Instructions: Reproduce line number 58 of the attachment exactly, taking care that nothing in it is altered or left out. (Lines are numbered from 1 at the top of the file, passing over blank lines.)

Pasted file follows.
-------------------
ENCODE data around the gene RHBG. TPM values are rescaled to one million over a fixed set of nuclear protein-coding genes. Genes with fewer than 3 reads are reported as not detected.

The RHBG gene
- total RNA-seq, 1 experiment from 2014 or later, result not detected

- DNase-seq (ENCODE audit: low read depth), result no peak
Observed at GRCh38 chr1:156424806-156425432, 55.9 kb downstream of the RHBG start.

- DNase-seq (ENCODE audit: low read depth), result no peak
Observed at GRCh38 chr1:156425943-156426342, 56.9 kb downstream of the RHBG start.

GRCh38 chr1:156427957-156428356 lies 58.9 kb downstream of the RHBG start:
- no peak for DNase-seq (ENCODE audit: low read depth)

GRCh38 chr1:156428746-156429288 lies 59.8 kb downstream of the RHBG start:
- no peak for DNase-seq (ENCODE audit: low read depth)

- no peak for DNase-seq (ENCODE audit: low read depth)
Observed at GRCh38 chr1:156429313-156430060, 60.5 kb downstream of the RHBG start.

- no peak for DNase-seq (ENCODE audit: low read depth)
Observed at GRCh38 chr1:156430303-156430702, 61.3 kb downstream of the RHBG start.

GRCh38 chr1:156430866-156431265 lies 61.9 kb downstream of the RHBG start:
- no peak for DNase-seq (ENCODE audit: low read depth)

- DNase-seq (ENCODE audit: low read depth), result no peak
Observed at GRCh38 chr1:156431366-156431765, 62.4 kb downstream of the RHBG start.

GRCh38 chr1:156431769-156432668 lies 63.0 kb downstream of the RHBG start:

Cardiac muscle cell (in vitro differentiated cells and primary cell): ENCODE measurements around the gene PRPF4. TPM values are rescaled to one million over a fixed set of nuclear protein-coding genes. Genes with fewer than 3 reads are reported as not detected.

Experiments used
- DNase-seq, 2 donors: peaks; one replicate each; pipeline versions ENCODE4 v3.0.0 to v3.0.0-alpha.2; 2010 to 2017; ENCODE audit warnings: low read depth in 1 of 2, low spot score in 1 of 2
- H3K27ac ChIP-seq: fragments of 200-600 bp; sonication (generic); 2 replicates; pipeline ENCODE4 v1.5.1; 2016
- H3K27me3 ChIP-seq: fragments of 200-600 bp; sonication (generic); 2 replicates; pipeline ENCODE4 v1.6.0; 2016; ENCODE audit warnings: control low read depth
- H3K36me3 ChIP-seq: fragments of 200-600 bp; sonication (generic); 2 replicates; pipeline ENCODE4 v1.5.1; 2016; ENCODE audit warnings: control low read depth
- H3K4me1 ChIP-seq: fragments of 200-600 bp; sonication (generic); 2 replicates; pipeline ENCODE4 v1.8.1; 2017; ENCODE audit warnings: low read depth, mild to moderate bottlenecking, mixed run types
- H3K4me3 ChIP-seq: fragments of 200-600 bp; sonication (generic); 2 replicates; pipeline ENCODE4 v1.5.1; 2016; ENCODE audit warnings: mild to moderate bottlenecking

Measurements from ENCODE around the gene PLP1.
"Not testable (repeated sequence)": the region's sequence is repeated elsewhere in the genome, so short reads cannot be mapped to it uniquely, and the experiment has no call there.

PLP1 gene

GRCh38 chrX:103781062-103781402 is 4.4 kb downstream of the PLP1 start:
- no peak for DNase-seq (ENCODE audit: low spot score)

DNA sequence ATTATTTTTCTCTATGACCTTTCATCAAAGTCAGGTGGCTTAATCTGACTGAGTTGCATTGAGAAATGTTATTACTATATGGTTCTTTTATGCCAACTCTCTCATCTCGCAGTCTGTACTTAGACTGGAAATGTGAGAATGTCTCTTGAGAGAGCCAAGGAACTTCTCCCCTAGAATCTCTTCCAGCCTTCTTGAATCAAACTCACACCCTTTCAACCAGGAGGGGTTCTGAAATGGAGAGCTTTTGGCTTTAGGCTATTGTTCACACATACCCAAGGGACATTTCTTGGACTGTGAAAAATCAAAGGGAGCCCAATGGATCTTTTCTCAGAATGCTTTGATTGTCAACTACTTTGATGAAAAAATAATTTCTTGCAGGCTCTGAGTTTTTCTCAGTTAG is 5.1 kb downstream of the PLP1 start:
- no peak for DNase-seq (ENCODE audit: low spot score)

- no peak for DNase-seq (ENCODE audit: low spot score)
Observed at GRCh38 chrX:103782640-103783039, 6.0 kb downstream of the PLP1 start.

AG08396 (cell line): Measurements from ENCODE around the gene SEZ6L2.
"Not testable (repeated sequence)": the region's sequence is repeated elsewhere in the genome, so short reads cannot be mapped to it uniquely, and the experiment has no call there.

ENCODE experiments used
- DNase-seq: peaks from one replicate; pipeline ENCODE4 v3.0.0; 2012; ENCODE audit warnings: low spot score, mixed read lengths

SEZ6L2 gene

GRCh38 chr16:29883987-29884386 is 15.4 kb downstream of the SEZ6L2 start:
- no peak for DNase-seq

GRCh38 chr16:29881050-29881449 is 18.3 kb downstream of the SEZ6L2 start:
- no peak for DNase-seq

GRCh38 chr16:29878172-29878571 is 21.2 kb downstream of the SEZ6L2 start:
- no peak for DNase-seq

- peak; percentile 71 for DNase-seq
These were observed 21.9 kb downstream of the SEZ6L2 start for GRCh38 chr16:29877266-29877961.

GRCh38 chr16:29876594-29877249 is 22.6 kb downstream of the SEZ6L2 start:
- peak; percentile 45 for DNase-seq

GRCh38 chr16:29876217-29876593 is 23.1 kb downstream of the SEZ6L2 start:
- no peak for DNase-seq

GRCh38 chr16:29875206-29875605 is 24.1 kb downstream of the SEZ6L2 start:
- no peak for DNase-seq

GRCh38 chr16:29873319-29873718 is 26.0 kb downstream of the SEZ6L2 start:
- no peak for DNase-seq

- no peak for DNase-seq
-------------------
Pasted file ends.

- no peak for DNase-seq